Q: What can I feed to make my horse’s coat shiny?
A: Coat condition is a marker of your horse’s health, so before changing the diet, you should evaluate your horse’s overall health. You should check for worms with a faecal egg count, make sure that his teeth are in good shape and assess his general health status. These are all things that must be addressed prior to changing the diet.
In terms of improving the coat using nutrition, the first thing you need to check is that you are feeding sufficient forage to your horse. Forage is the foundation of a healthy diet as it promotes digestive health in the horse. Without good digestive health, a change in diet will have limited impact. Ideally, forage should be provided ad-lib, but your horse should never be receiving less than 15g (dry matter) per kg of his body weight.
Next up, you need to look at the balance of your horse’s diet. This is likely to involve the assistance of an equine nutritionist as some of these calculations can be complex. Nutrient deficiencies can affect coat condition, so providing a well-balanced diet is key to not only a healthy horse on the inside, but also a healthy coat on the outside.
Once you have established that there are no other health concerns, that you are feeding sufficient forage and that your horse’s diet is balanced you can consider looking at these factors to try and improve the shine further:
- Vitamin and mineral levels: Vitamin E deficiency or vitamin A excess or deficiency, can result in a long, scruffy, dull looking coat. Similarly, inadequate amounts of trace minerals such as zinc, copper and selenium can also influence coat quality, colour, growth and shedding. If you are concerned about vitamin or mineral levels, ask your nutritionist to calculate the quantities your horse is currently getting, and to recommend how to achieve optimal levels going forwards.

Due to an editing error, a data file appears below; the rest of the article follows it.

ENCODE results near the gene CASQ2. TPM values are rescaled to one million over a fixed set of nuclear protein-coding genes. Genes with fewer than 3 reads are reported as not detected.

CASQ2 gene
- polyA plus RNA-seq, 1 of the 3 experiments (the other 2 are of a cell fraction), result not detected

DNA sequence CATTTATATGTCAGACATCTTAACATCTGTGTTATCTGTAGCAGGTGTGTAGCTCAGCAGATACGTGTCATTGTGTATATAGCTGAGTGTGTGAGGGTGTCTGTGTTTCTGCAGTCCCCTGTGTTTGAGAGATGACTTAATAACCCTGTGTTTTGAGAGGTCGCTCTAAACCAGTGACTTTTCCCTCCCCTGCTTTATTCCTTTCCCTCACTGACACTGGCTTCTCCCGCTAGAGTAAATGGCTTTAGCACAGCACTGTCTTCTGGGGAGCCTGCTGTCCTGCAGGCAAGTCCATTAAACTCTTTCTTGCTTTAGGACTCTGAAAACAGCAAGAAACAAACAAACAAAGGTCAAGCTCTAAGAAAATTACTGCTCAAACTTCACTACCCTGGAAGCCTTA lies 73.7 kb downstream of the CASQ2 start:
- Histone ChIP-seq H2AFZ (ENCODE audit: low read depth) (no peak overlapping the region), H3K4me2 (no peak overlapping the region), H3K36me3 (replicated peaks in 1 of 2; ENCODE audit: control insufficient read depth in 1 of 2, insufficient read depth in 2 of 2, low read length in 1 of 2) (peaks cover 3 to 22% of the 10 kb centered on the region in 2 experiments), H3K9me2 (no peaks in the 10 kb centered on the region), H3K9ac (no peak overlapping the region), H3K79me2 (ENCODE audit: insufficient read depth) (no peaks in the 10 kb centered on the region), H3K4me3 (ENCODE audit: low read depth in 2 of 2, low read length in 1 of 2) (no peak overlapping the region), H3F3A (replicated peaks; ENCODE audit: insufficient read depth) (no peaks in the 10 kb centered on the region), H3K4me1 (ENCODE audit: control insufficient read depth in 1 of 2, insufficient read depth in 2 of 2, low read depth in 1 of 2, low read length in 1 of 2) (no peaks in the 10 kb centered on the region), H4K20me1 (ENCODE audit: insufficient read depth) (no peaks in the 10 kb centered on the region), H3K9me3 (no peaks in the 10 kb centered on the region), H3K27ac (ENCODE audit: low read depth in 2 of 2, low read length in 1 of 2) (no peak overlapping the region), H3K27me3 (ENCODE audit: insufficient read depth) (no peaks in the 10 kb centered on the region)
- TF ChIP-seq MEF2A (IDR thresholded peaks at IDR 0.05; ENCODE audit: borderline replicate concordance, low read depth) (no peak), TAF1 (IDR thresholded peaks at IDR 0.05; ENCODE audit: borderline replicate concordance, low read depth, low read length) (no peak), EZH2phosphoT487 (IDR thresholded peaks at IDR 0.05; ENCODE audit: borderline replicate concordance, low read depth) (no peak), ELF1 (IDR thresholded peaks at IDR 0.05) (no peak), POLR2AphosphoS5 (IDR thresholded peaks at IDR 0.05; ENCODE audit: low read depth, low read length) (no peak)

- Protein: Good quality sources of protein, particularly sulphur-containing amino acids (the building blocks of proteins) such as methionine, are very important in hair production and growth. You can find high levels of protein in a variety of feeds and supplements on the market.
- Oil: Horses’s diets typically contain 2-3% oil, so feeding additional linseed, rapeseed, or corn oil can help to provide an extra source of essential fatty acids for that ultimate coat sheen. It is also important to note that if you are feeding extra oil, you should check with your equine nutritionist about adding vitamin E as well. Vitamin E is required for the metabolism of oil so if insufficient is present, the oil will have no effect on the coat of your horse.
- Balancer: On a practical note, the easiest way to ensure your horse is getting a balanced diet is to feed a good quality balancer at the recommended level for your horse’s size and workload. Even if your horse doesn’t require hard feed to maintain his condition, it is still recommended that you use a balancer, in addition to his normal forage, to meet his daily requirements.
And finally, whilst good nutrition can certainly help to give your horse that show shine, you won’t get very far if you don’t put some work in with a body brush! Brushing your horse regularly keeps his coat clean and stimulates the blood flow to the follicles, enhancing the delivery of the nutrients to the hair to produce the shine you desire!